Craig Conroy knows what it is like to advance throughout your hockey career and enter into a rookie season, unsure of what awaits you at that level.
He's been there, done that.
From his time with Clarkson College, to making his American Hockey League debut with the Fredericton Canadiens and skating in his first NHL game with the Montreal Canadiens, he has a clear understanding of what rookies go through on and off the ice.
So, watching Harvard defenceman Adam Fox burst onto the scene in the NCAA's ECAC conference, he understands exactly what kind of achievement it is to be so dominant as a true freshman.
"To be able to go in and be over a point a game already, as a defenceman … wow," Conroy told CalgaryFlames.com "He has 11 points in nine games, which is pretty amazing. And he has points in seven of those nine games. He's consistent.
"He's playing his game, already. There's no feeling out period, no nervousness."
As Conroy noted, as of Dec. 1, Fox has one goal and 11 points in nine games during the 2016-17 campaign. The 18-year-old is now the fourth-leading scorer amongst ECAC defencemen and is Harvard's fifth-leading scorer.
In seven games in the month of November, the Jericho, NY product registered eight points, 12 shots on net and was a plus-five. He has established himself as a key cog on the Crimson's power play, with six of his points in November coming on the man advantage, and has earned time on the penalty kill as well.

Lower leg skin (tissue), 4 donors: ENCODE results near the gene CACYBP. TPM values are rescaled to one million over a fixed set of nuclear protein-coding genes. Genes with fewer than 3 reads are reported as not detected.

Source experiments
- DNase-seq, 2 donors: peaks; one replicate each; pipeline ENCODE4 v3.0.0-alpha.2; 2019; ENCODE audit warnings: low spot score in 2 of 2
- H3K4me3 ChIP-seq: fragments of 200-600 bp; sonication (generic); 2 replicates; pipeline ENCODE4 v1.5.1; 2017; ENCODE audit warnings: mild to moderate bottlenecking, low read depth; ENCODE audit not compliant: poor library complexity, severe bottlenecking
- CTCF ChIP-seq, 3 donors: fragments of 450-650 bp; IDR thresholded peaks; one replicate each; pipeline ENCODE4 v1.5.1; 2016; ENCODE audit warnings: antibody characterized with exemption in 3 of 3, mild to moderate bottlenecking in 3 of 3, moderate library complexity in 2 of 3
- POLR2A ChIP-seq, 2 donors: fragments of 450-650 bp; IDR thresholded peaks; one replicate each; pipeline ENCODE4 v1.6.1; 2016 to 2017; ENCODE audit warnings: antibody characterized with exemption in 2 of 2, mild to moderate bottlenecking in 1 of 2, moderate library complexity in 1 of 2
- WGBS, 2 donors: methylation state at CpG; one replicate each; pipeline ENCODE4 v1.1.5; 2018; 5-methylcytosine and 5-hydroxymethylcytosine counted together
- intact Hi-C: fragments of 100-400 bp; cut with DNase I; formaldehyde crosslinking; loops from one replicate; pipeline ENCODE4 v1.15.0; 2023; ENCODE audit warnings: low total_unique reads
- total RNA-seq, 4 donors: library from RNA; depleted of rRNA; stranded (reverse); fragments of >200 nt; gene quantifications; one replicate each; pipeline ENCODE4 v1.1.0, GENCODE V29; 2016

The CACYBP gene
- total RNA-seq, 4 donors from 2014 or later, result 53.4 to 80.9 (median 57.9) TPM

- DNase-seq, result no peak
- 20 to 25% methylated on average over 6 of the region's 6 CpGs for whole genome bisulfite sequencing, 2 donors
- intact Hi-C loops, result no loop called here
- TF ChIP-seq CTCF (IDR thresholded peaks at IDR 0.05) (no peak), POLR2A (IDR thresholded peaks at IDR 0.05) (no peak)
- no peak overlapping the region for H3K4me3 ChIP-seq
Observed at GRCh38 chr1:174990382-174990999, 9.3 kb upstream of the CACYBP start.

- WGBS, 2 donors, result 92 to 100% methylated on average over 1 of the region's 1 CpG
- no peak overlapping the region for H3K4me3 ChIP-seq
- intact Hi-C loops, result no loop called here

"He's so smart. He makes plays. He's great on the power play. He has great vision," Conroy raved.
"He's just an offensively-gifted guy that makes plays, makes things happen every time he's on the ice. His vision and his hockey sense are so strong. And he's always had skill too. I worried about the size and the speed of the game but obviously that hasn't affected him at all."
Fox's strong play in November could parlay into a busy December. Already on USA Hockey's radar for the 2017 IIHF World Junior Championship, Fox's seamless transition to the NCAA will only aid in his push to land a roster spot with Team USA at the annual tournament.
"Being at Plymouth this summer, at the National Junior Evaluation Camp, I'd have a hard time thinking he's not going to make the team but I've been wrong before and I'm probably a little biased," Conroy chuckled. "I'd be surprised, especially with how good he is on the power play. In these small tournaments like that, you win and lose on special teams. And if he can make your power play that much better … and five-on-five, he's good. He's excellent on the power play and I think that's how you're going to win a tournament like that.
"I'll keep my fingers crossed that he's going to be there, make the World Junior team. Especially with it being over in Toronto and Montreal."
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The Flames selected Fox in the third round of the 2016 NHL Draft in Buffalo, NY. Ranked 50th amongst North America skaters by NHL Central Scouting, the Flames considered themselves extremely fortunate to nab the blueliner 66th overall in the draft.
In his draft-eligible season, Fox set a United States National Team Development Program record for points by a defenceman in a single season with 59 in 64 games.
He was also a force at the 2016 IIHF U18 World Junior Championship, where he led all rearguards in scoring with nine points through seven skates and was named the tournament's top defenceman.
"He's a big prospect for us," Conroy said. "Jim Cummings, one our of scouts, was really pounding the table come draft day.
"From Day One, the first meetings in January, he said, 'We've got to find a way to get this guy. He's a special player. He's exactly what we need.' We talk about hockey sense, skill … I remember Jimmy saying, 'I'm going to put my star on him right now.' When I think back now, hey, Jimmy wanted him from Day One. He's been talking about him for a couple of years now. So that's exciting."